Arsenal had a fantastic unbeaten record in the FA Cup to preserve, but they needed to be able to preserve their players during this match, as three players were taken off through injury, but there were plenty of reasons for optimism for Gooners, as our two goal shy strikers grabbed a brace each and we stayed in the cup for yet another round.


There was much conjecture regarding lineups for both teams, as fixture congestion looms above them. Poor form for the Gunners and the Tigers – no win in five and one win in five respectively – and a league game in the weekend meant that rotation would be mandatory. With Hull firmly in the race for promotion and Arsenal not giving up on the title, it meant that Steve Bruce and Arsene Wenger opted to rest certain players with a view to naming a stronger team in the weekend.

Mesut Ozil, Alexis Sanchez and Aaron Ramsey were sitting on the bench if the game went as the first tie did, but Arsenal’s team was still strong enough to earn victory.  Also, the much heralded Jeff Reine-Adelaide was on the bench and Gooners would have been eager to get a glimpse of the youngster.

Chambers in place of Hector Bellerin, and Gabriel and Mertesacker continuing in the centre of the backline, as did Kieran Gibbs. Mohamed Elneny and Mathieu Flamini comprised the centre of midfield, and Alex Iwobi was given another chance to impress the boss in the Number 10 slot. Another player who had a lot to prove – but in vastly different circumstances – was Theo Walcott, who started on the right, with Joel Campbell on the left and Olivier Giroud – who became a father for the second time the night before – preferred in the lone striker role.

An unfamiliar looking eleven, but a strong one nonetheless. The start of the game saw the Gunners quick out of the blocks – with a determined Walcott looking dangerous and linking well with young Nigerian Iwobi. Despite making their own changes – Abel Hernandez and Jake Livermore were left on the bench and loanee Nick Powell installed into the side – Hull looked steady but showed little endeavour for attack and avoiding penalties. It was clear from the first ten minutes that there was one team keener to make progression in the Cup – and it was the side who were unbeaten in this competition for three years.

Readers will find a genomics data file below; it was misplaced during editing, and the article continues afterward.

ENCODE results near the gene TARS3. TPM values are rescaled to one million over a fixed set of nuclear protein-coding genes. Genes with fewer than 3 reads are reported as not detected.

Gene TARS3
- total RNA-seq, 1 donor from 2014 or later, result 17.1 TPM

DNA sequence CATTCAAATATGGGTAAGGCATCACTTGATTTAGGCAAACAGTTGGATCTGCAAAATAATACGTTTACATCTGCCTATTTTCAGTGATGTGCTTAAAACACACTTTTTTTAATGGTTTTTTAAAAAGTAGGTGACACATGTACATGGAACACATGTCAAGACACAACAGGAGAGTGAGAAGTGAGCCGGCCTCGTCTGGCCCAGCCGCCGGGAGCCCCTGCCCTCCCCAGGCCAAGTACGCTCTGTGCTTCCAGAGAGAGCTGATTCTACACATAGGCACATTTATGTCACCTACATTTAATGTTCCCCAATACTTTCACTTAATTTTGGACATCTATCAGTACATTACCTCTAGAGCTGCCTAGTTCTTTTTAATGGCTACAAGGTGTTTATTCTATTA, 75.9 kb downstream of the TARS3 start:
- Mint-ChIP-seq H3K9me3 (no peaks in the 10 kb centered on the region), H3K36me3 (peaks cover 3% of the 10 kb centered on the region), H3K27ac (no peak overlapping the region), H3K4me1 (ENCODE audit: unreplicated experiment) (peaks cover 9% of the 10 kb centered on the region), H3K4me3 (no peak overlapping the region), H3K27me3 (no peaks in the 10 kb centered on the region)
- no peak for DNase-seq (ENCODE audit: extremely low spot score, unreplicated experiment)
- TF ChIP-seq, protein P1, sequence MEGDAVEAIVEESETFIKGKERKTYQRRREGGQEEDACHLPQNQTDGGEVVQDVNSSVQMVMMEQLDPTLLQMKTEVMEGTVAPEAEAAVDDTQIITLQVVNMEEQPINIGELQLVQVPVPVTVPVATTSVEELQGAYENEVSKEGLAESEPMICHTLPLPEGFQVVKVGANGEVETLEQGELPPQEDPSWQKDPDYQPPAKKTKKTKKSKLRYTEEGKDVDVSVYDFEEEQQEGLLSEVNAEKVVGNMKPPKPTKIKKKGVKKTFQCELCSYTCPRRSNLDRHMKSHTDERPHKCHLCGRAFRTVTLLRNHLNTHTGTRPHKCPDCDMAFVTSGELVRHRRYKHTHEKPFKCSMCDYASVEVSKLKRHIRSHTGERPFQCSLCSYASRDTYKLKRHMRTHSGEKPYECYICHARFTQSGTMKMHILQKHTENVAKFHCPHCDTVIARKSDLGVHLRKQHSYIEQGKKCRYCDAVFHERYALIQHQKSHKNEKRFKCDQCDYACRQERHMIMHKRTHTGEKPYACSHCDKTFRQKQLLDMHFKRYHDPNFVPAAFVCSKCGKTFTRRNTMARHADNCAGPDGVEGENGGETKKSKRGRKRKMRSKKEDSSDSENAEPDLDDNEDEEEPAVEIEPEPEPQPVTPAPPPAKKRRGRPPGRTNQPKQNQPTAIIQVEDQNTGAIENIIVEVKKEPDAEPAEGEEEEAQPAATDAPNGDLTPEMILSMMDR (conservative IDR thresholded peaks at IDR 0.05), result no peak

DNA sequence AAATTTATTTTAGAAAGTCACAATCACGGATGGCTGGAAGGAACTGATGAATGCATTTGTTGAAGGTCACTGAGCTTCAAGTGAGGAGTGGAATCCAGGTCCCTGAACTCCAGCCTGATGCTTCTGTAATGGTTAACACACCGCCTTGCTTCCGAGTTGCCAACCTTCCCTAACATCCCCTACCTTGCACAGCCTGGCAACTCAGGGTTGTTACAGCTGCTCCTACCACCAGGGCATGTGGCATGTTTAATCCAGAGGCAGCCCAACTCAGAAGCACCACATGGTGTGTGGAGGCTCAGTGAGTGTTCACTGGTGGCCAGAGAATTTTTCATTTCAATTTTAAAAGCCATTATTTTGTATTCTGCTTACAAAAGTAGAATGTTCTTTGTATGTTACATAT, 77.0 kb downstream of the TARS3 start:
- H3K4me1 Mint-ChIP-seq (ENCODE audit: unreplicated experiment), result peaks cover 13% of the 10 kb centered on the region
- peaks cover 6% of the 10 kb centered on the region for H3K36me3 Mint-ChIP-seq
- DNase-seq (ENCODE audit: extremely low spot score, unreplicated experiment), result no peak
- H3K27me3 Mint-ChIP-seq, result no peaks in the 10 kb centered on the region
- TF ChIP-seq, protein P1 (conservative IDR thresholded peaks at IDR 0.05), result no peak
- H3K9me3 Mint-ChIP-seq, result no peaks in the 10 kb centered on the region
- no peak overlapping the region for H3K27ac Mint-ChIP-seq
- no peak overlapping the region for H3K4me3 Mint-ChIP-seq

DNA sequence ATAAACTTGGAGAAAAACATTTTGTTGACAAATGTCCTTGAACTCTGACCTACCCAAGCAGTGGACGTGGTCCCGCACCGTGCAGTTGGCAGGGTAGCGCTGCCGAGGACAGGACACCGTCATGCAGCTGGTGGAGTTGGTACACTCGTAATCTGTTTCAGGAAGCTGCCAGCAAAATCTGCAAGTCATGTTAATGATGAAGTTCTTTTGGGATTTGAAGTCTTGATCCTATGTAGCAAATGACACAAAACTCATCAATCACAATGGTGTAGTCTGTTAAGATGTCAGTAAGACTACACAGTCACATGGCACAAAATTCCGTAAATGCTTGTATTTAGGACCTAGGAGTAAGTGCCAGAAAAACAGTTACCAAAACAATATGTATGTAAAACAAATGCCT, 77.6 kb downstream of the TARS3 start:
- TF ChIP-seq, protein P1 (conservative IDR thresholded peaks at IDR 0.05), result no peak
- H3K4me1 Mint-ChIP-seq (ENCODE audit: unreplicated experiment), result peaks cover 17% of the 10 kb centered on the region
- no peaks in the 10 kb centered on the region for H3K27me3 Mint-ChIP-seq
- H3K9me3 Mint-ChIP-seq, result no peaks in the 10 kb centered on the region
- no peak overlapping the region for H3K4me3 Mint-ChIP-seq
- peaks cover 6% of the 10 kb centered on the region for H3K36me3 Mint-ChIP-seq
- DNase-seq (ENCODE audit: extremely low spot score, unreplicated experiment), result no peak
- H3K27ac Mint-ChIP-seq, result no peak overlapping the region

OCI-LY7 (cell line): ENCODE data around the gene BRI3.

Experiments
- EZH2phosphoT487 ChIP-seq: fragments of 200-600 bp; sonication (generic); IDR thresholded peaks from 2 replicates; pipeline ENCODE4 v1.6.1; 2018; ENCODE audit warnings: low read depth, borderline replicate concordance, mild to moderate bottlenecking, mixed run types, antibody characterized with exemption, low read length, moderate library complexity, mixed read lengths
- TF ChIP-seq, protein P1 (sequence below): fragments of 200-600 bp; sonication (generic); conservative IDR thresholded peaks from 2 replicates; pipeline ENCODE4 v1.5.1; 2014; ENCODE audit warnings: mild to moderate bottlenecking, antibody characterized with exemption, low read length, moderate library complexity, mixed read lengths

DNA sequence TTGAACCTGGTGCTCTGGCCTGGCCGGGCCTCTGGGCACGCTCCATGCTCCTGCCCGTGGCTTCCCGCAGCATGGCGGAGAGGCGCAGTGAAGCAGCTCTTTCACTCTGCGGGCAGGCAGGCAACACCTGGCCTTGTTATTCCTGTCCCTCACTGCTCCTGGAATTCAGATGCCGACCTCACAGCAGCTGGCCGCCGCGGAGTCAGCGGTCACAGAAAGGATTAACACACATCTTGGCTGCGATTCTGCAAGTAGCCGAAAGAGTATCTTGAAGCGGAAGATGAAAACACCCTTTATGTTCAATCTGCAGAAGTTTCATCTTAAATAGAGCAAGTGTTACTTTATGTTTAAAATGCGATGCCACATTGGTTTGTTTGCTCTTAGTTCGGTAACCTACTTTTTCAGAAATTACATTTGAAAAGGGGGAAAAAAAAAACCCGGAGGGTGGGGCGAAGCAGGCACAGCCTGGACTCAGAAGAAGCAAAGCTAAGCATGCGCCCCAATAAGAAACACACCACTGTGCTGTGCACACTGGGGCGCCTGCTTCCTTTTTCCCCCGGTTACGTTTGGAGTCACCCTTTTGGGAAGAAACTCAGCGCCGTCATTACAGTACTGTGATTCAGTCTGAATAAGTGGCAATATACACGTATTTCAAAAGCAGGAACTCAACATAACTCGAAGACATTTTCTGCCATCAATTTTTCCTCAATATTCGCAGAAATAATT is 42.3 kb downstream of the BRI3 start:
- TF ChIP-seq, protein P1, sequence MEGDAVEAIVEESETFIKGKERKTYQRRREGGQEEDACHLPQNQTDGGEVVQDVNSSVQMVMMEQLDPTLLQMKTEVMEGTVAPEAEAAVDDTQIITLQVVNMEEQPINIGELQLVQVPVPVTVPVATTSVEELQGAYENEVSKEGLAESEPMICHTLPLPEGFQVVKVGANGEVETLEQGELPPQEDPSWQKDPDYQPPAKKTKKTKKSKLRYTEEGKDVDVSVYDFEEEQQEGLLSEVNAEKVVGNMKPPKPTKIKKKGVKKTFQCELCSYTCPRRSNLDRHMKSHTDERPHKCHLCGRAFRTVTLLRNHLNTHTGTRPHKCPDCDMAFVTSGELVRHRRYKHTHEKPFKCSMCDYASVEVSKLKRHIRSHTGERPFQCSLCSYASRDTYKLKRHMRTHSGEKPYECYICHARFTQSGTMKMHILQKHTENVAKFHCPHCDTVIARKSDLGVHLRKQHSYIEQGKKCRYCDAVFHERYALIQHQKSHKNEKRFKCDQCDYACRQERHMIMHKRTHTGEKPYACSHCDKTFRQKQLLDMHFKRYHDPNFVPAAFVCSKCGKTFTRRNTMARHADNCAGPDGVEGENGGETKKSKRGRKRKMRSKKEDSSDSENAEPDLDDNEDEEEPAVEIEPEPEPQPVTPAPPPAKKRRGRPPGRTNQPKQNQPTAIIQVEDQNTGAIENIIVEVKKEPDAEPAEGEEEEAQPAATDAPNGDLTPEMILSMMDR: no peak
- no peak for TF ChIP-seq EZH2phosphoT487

Possession was Arsenal’s mostly, but a worry in the form of Per Mertesacker and a nasty head wound after an aerial clash with Nick Powell was a reminder that injuries as well as being knocked out were potentially harmful to the Gunners season. Thankfully for both sides, after a lengthy delay, they both played on, although Nacho Monreal took his place as it was clear he couldn’t go on.


Hull then leapt into life. Through a set-piece, the ball bobbled out to David Meyler outside of the box, and via a deflection, it looked goal bound, although David Ospina produced a fantastic reaction save to keep the Tigers out.

Ten minutes later, a lifeline for Arsenal. David Meyler, the same player who nearly gave Hull a shock lead, inexplicably played a horror pass across the box from out wide that Mesut Ozil would have been proud to call an assist. The lurking Olivier Giroud snaffled the opportunity and he had the perfect accompaniment for the new addition to his family, and the end of his goal drought.


Only two minutes later, Kieran Gibbs very nearly scored a contender for goal of the season. A corner found the England left-back roughly thirty five yards out. He wrapped his foot around the ball and the hero for the Tigers in the first tie – Eldin Jakupovic – had no answer, but was saved by the angle of the post and bar.

What was clear was that the goal galvanised Arsenal. Prior to the breakthrough, the goal was taking on familiar nods toward the first tie. Play bogged down in midfield and even though there was plenty of Gunners possession, there was far too much slow-paced passing. Arsenal had created chances, but this time around, we had managed to take advantage.

The half time whistle blew and the Gunners had the goal and the lead. Hull would have to come out and break their formation if they wanted to stay in the tournament, which would suit Theo Walcott, who had flitted in and out of the side as he struggled with his confidence. He had flashes, but much like his season, he couldn’t find consistency. In fact, he was pretty dire.